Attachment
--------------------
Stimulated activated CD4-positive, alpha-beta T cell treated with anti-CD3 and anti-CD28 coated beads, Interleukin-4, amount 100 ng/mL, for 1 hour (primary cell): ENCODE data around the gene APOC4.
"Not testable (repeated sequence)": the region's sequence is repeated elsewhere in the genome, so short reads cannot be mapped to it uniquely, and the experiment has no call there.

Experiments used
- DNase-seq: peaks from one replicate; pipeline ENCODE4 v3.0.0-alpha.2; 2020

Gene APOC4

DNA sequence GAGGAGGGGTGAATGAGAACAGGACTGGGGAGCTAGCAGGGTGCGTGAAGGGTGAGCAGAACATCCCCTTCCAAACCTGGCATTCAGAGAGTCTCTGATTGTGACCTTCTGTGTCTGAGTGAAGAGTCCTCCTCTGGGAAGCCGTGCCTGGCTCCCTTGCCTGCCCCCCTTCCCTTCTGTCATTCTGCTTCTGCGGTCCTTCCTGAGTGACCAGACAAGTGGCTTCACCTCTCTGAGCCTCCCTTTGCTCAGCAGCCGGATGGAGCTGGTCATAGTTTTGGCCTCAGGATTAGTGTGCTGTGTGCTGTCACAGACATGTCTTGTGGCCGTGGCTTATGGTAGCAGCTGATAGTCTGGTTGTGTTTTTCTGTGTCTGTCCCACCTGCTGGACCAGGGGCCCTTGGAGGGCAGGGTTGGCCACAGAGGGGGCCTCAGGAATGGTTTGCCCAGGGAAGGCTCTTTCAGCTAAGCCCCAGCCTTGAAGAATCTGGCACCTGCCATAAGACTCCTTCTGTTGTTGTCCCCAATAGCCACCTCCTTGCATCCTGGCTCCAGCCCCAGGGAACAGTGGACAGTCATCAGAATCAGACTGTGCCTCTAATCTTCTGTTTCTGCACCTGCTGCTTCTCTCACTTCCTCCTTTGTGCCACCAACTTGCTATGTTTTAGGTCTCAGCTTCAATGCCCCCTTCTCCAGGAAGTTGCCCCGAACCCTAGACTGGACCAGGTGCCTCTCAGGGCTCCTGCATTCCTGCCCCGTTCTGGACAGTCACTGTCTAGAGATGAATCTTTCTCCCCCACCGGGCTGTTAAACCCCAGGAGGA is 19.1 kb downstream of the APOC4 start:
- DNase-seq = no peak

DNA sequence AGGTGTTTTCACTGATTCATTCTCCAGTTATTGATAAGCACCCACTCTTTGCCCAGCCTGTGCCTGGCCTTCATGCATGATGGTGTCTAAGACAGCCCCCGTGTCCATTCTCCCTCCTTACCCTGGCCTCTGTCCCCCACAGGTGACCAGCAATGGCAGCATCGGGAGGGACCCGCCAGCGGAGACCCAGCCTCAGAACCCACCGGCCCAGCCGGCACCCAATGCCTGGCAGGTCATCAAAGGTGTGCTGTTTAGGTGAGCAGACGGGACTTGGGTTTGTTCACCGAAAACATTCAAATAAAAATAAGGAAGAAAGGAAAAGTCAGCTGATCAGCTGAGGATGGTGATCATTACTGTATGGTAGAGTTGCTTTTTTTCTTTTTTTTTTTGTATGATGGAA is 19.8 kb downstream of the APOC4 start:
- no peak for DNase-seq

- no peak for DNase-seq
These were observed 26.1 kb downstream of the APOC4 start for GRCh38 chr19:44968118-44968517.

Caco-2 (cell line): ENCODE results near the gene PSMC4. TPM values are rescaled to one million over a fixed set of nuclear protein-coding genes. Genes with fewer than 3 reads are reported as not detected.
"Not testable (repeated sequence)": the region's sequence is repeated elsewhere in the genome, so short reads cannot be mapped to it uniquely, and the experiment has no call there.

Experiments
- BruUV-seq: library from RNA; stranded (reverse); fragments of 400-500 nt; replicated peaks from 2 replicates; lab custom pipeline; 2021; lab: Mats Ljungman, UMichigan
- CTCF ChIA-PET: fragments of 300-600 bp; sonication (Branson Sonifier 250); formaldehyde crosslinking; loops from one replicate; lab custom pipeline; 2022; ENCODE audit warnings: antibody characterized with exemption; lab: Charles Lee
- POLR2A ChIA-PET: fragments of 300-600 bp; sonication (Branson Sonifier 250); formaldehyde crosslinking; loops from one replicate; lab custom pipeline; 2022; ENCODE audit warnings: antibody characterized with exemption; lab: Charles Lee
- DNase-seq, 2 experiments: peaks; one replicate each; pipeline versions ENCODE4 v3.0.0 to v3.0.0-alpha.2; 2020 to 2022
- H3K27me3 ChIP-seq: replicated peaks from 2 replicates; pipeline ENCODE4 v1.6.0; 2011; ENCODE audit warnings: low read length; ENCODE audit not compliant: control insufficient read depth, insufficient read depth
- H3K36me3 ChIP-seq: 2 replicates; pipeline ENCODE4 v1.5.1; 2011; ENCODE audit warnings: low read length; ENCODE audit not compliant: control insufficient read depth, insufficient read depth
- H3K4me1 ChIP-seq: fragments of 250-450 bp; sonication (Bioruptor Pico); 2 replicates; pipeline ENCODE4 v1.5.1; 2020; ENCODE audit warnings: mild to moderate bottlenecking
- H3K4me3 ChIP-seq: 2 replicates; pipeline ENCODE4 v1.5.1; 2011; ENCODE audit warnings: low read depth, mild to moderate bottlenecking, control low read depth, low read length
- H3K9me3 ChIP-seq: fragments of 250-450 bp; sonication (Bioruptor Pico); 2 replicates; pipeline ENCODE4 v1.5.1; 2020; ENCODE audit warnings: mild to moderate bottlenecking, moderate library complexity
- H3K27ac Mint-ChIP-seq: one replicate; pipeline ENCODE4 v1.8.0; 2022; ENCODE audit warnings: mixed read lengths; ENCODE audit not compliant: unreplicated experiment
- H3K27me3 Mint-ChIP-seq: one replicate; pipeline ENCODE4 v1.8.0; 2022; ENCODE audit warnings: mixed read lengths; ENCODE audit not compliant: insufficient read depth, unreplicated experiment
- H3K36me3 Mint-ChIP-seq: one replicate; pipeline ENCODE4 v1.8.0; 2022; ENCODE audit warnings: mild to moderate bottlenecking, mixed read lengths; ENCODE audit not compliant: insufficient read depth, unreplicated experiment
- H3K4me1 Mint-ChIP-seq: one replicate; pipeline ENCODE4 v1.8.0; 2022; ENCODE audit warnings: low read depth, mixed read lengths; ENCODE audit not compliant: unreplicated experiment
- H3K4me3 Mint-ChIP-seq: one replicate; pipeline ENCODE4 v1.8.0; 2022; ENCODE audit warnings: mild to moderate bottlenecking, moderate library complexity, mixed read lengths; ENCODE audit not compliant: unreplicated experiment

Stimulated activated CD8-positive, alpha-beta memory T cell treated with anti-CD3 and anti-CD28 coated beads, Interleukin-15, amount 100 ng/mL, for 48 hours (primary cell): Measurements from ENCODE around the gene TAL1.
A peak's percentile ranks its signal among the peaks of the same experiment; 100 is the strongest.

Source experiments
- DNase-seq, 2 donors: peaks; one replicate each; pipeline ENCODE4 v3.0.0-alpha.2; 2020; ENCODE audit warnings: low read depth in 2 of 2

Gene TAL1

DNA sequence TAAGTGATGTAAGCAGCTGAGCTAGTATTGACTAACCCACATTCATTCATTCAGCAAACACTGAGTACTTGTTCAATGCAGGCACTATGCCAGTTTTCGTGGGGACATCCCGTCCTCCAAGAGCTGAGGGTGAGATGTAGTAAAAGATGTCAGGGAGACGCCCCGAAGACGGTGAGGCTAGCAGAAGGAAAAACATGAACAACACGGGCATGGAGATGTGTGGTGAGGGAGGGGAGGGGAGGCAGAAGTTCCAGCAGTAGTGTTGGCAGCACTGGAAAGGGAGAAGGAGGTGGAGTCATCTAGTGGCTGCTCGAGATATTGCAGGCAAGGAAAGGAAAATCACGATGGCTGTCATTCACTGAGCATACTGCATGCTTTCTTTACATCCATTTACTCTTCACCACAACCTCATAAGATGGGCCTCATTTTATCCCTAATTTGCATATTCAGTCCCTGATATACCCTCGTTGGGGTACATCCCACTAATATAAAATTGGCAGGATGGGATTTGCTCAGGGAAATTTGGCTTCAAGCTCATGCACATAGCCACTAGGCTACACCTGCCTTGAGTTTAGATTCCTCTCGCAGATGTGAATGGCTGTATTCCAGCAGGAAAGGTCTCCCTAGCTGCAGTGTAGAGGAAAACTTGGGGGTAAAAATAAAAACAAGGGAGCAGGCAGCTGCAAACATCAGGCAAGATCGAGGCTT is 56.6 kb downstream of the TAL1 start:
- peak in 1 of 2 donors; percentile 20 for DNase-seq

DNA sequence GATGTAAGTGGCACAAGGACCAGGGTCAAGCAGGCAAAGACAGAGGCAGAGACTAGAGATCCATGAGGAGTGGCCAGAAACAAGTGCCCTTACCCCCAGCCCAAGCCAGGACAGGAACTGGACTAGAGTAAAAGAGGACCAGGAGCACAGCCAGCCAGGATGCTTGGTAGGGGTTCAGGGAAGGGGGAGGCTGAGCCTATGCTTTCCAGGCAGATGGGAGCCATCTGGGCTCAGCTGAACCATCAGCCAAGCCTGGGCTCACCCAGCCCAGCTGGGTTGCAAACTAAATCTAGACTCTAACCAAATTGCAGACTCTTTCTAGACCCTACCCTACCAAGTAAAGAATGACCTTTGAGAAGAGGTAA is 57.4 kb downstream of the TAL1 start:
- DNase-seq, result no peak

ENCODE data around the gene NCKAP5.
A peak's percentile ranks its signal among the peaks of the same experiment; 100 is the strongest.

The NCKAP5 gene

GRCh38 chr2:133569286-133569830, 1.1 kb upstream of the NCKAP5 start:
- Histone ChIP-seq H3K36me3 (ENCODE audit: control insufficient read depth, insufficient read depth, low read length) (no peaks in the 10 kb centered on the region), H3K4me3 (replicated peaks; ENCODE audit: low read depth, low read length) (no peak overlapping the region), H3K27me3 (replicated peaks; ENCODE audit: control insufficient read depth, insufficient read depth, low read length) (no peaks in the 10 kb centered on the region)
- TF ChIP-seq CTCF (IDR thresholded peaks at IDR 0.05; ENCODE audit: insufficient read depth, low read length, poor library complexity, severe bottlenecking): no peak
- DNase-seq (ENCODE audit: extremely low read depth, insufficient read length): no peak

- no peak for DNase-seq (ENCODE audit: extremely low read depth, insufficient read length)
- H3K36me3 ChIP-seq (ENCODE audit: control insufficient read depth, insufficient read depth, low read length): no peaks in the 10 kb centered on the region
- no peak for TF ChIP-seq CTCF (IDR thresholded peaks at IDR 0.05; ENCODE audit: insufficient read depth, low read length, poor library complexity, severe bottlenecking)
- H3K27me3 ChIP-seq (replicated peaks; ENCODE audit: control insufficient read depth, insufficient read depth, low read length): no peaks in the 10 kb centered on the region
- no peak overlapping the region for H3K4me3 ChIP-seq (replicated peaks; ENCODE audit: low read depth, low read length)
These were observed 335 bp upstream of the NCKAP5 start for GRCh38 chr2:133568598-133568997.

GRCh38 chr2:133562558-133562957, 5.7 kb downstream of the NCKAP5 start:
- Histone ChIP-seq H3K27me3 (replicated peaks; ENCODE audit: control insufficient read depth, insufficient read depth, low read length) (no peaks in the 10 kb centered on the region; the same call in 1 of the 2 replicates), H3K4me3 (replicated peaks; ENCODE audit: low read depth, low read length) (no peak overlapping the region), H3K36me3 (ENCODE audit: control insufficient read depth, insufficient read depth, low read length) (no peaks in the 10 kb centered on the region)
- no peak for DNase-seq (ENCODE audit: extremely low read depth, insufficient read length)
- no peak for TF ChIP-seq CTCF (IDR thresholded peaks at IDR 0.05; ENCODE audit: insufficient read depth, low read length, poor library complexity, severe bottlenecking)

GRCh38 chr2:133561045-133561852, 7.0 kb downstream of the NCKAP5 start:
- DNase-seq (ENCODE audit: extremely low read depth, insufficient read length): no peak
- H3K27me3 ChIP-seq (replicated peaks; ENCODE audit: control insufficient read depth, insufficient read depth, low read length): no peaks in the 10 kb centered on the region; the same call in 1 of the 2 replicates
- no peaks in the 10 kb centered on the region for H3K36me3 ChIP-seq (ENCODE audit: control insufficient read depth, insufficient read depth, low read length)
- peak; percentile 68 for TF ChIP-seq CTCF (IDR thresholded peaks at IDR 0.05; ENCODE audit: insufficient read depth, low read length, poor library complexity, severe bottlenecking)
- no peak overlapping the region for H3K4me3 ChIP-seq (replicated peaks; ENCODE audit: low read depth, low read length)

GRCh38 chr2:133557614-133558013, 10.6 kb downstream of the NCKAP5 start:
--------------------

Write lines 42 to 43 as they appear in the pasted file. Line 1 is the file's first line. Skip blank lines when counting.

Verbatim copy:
- Histone ChIP-seq H3K36me3 (ENCODE audit: control insufficient read depth, insufficient read depth, low read length) (no peaks in the 10 kb centered on the region), H3K4me3 (replicated peaks; ENCODE audit: low read depth, low read length) (no peak overlapping the region), H3K27me3 (replicated peaks; ENCODE audit: control insufficient read depth, insufficient read depth, low read length) (no peaks in the 10 kb centered on the region)
- TF ChIP-seq CTCF (IDR thresholded peaks at IDR 0.05; ENCODE audit: insufficient read depth, low read length, poor library complexity, severe bottlenecking): no peak